Educacion y Cultura
Confronting civil war in 1919, Russia's Bolshevik-dominated government faced many troubles: economic depression, agricultural breakdown, exodus from cities, enemies on every front and, weakening military capabilities. Amid the chaos, the Bolsheviks still devoted attention to mass literacy. The Council of People’s Commissars issued a January 29, 1919 decree, “On liquidation of illiteracy among the population.” The resulting campaign offered primary education and adult reading programs as defined under the acronym, Likbez (Likvidatsiia bezgrammotnosti) or, “Liquidation of Illiteracy.”
Historically, the number of children attending peasant schools rose four-fold in the 30 years after 1885. Church schools also provided access to reading, as did the army for those men conscripted after a series of military reforms in the 1870s. The urban working class, where men predominated, tended to be more literate, as shown by a 1918 survey finding a rate of nearly 64 percent. However, the patriarchal nature of society likely ensured that literacy rates for men were probably double those for women at any point before the 1920s. Although literacy rates increased quickly before 1917, overall literacy in Soviet Russia still remained low, making Likbez necessary.
The Soviet leadership under Vladimir Lenin considered Likbez a tool for “giving the entire population . . . the opportunity for conscious participation in the country’s political life,” a way to combat rumor and gossip. For others, Likbez was a way to stimulate modernization and mass culture. The 1919 decree established tens of thousands of literacy stations teaching in Russian or, for non–Russian speakers, in a native language. The decree assigned responsibility for the campaign to Narkompros, the People’s Commissariat of Education.
From 1920 onward, Narkompros managed the campaign via its “Extraordinary Commission for Likbez,” evoking the name of the political police, “the Extraordinary Commission for Combating Counterrevolution and Sabotage.” By one count, late in that year the Narkompros commission was running over 12,000 stations teaching some 287,000 people. The trade unions and other organizations also joined. Measures of effectiveness changed over time, but a general upward trend was noticeable. Previously, citizens who understood the alphabet and could read their own name were classified as literate. Under the Likbez campaign, an individual became “semi-literate” after six to eight hours a week of study over three months, at which point another six to eight months of study would bring a person up to full literacy. By 1926, Red Army recruits classed as literate were expected to read printed materials.
In 1923, a Narkompros plan called for the trade-union members to achieve full adult literacy by May Day 1925, while the Extraordinary Commission was to redouble efforts among the population at large, targeting full literacy by the tenth anniversary of the October Revolution. In rural areas, reading rooms were stocked with posters, pamphlets, and books specifically designed to foster both literacy and familiarity with the basics of Soviet ideology. Yet Likbez often suffered from a lack of support by state and local party leaders, a lack of instructors, and a paltry budget – its share of the Narkompros budget fell over time – combined to limit even modest success by the mid-1920s. Compounding this, when the 1921–22 famine struck the Volga region, literacy stations, workers’ clubs, schools, and other outlets shut down.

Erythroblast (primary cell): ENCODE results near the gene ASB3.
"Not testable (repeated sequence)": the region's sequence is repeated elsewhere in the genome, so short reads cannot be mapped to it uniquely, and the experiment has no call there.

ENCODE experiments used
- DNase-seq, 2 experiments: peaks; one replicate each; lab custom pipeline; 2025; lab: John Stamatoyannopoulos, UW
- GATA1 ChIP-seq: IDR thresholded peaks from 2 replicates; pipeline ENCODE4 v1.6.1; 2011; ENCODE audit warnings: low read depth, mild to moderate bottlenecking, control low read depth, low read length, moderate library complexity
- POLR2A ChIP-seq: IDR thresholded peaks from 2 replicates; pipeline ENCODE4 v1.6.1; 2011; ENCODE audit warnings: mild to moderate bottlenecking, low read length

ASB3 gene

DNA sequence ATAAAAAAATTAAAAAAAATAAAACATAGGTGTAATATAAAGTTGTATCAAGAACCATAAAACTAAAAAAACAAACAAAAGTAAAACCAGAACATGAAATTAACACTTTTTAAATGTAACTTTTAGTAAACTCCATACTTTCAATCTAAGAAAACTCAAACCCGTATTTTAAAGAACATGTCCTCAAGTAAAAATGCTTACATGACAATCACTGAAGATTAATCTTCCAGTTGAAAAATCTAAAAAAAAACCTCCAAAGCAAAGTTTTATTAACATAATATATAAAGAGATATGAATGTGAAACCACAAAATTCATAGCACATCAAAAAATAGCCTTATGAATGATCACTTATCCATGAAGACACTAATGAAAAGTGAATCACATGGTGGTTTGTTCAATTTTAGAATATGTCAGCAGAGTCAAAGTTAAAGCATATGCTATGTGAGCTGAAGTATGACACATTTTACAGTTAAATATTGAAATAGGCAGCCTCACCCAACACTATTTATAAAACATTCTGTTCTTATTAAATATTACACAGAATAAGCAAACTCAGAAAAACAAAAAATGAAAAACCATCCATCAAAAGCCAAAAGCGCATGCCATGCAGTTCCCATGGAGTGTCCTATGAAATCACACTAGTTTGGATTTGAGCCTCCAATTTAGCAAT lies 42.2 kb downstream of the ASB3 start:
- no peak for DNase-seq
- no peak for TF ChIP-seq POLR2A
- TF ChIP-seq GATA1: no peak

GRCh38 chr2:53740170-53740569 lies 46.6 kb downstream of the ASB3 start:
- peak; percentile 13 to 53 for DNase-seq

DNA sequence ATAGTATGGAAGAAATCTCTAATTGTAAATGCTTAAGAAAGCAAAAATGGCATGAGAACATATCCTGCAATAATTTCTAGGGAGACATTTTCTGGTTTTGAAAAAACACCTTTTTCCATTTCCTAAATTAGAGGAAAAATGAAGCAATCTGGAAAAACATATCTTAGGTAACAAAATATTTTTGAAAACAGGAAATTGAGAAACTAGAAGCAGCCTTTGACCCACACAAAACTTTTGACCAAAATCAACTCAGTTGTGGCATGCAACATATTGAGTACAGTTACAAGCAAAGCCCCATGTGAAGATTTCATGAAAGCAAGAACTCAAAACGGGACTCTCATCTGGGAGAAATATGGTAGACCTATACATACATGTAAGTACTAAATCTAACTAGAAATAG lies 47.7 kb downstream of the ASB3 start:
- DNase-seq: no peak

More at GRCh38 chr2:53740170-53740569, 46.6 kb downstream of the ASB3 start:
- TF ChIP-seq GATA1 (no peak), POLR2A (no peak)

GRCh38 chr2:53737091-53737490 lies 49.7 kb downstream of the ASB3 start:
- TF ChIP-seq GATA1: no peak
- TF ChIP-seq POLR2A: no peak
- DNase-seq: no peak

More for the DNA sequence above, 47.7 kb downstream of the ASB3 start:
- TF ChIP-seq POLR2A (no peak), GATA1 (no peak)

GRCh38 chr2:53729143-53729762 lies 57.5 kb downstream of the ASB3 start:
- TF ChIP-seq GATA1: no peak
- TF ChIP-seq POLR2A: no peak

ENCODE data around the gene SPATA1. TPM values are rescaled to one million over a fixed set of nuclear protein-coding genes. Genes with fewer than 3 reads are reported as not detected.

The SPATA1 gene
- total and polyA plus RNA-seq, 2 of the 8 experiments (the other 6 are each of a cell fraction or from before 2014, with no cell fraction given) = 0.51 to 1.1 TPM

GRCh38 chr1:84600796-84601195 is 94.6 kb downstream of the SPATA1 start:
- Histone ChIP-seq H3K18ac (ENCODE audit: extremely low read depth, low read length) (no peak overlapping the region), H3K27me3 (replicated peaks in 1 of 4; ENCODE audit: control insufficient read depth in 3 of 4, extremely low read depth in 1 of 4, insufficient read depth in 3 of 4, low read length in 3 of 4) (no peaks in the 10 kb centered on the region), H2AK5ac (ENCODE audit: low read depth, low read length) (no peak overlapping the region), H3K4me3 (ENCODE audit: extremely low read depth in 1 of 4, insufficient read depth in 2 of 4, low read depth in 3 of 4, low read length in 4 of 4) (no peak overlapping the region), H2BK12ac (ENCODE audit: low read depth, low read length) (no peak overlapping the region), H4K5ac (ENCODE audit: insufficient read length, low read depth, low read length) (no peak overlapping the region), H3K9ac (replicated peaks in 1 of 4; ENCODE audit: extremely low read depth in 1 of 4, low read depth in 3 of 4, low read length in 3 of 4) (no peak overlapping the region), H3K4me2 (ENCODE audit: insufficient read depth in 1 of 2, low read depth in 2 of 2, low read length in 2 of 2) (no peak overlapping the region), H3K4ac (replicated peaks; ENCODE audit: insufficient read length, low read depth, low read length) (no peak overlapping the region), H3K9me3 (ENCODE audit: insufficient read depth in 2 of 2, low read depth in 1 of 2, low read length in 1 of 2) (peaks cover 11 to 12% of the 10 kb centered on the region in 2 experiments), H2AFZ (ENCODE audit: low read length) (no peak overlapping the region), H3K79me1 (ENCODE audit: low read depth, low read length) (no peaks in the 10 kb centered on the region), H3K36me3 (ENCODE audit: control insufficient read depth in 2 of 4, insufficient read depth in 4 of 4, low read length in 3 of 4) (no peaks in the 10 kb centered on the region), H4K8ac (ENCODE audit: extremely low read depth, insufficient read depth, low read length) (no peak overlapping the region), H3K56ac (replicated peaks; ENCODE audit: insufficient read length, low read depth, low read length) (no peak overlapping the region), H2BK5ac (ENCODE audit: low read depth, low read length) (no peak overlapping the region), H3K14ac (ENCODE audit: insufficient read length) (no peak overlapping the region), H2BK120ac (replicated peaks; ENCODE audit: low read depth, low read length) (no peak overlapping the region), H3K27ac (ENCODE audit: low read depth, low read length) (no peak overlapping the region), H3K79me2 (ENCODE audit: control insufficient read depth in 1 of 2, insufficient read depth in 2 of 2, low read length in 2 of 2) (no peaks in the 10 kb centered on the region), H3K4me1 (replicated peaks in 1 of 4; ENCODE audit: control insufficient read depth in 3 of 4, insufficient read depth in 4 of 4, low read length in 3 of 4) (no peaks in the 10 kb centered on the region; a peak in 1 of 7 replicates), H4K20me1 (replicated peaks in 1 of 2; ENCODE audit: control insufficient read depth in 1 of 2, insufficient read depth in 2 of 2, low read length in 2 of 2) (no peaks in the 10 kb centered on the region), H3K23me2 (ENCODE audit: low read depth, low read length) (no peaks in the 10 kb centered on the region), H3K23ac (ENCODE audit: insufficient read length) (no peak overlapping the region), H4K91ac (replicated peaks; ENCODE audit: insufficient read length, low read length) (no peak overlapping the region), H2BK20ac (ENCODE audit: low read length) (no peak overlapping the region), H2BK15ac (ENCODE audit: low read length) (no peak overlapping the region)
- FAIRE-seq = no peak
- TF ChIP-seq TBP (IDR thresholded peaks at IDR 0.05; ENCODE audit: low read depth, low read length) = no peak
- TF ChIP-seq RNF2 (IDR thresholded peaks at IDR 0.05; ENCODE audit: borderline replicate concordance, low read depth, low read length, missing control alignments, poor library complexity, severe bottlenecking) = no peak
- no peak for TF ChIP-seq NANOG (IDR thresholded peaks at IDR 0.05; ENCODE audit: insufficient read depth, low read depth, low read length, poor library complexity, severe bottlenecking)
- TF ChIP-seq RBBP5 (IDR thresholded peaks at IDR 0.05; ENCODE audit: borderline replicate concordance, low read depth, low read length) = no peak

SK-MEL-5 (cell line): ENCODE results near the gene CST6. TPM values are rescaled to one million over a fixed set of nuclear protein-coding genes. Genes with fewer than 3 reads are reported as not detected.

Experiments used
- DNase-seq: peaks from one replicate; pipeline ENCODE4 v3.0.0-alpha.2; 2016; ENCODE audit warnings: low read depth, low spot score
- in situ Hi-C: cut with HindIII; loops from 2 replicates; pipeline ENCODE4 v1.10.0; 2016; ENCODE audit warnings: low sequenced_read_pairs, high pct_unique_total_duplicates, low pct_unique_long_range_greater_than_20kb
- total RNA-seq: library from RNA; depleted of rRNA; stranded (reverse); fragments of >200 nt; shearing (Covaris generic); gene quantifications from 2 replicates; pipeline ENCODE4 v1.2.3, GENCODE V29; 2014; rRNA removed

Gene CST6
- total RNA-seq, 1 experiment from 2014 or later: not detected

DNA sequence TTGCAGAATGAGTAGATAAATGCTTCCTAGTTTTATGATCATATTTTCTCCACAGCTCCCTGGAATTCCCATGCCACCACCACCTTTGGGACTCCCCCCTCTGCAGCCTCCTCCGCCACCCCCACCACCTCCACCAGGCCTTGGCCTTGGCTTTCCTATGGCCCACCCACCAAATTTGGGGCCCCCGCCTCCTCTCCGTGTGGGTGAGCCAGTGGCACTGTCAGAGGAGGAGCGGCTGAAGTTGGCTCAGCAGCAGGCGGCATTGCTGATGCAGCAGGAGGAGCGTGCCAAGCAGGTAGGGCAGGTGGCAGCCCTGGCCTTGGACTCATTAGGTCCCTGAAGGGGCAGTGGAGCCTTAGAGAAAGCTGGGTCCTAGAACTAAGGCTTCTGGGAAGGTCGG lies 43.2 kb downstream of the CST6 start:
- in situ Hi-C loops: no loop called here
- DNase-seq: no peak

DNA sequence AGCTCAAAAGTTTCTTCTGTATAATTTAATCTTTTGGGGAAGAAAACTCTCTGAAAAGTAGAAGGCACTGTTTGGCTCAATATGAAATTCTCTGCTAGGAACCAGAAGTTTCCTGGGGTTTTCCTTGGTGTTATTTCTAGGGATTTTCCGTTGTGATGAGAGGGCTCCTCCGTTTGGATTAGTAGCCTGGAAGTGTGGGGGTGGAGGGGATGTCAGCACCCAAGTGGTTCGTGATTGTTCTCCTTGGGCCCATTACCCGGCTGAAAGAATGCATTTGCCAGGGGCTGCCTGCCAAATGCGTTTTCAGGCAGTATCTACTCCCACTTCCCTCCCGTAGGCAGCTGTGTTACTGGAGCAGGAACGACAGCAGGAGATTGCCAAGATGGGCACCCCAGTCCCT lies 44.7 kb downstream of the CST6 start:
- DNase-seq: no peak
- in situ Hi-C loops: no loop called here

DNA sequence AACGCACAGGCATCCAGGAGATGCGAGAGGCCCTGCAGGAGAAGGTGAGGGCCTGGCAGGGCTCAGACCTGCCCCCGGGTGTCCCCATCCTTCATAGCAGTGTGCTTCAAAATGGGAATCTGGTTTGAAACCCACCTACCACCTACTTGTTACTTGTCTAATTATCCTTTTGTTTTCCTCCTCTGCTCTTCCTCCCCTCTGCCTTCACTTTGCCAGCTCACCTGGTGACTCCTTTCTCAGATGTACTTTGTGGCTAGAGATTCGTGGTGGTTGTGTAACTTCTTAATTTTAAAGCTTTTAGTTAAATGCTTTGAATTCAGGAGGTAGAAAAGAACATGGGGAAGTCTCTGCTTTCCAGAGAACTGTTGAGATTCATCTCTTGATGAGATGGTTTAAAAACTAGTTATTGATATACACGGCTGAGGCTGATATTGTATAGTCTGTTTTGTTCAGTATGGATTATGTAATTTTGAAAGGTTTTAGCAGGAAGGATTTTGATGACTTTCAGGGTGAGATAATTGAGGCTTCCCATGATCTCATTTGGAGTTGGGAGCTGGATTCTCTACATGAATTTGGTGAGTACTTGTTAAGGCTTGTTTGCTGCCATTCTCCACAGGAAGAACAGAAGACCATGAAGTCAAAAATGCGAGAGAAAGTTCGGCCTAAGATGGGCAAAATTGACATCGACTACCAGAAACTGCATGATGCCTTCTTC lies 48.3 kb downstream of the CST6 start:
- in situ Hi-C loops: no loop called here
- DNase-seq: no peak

Likbez campaigns lost steam after the Extraordinary Commission and the trade unions missed the target set for October 1927. Instead, resources and attention flowed to technical and higher education plans forming part of the epochal industrialization and collectivization efforts during Stalin’s First Five-Year Plan (1928–32). Despite budget shortcomings and missed targets, the campaigns by Narkompros did in fact bear fruit. Statistics suggest a significant achievement: by 1926, overall literacy had surpassed 50 percent and in most categories it increased 10 percent from pre-1917 levels, even though the gender gap remained. According to the 1939 census, nearly 90 percent of those from school age to 49 years old were literate and the gender gap, while not eliminated, had closed significantly.
Suggested Reading and Resources
“Liquidation of Illiteracy,” January 29, 1919 at Seventeen Moments of Soviet History, http://soviethistory.msu.edu/1917-2/raising-socialist-youth/raising-socialist-youth-texts/liquidation-of-illiteracy/
Charles E. Clark, “Literacy And Labour: The Russian Literacy Campaign within the Trade Unions, 1923-27,” Europe-Asia Studies 47, no. 8 (1995), 1327–41, https://doi.org/10.1080/09668139508412323.
Charles E. Clark, Uprooting Otherness: The Literacy Campaign in NEP–Era Russia (Selinsgrove, Pa.: Susquehanna University Press, 2000).
Ben Eklof, Russian Peasant Schools: Officialdom, Village Culture, and Popular Pedagogy, 1861–1914 (Berkeley: University of California Press, 1986).
Lenore Grenoble, Language Policy in the Soviet Union (Boston: Kluwer Academic Publishers, 2003).
Peter Kenez, The Birth of the Propaganda State: Soviet Methods of Mass Mobilization, 1917-1929 (Cambridge, UK: Cambridge University Press, 1985)..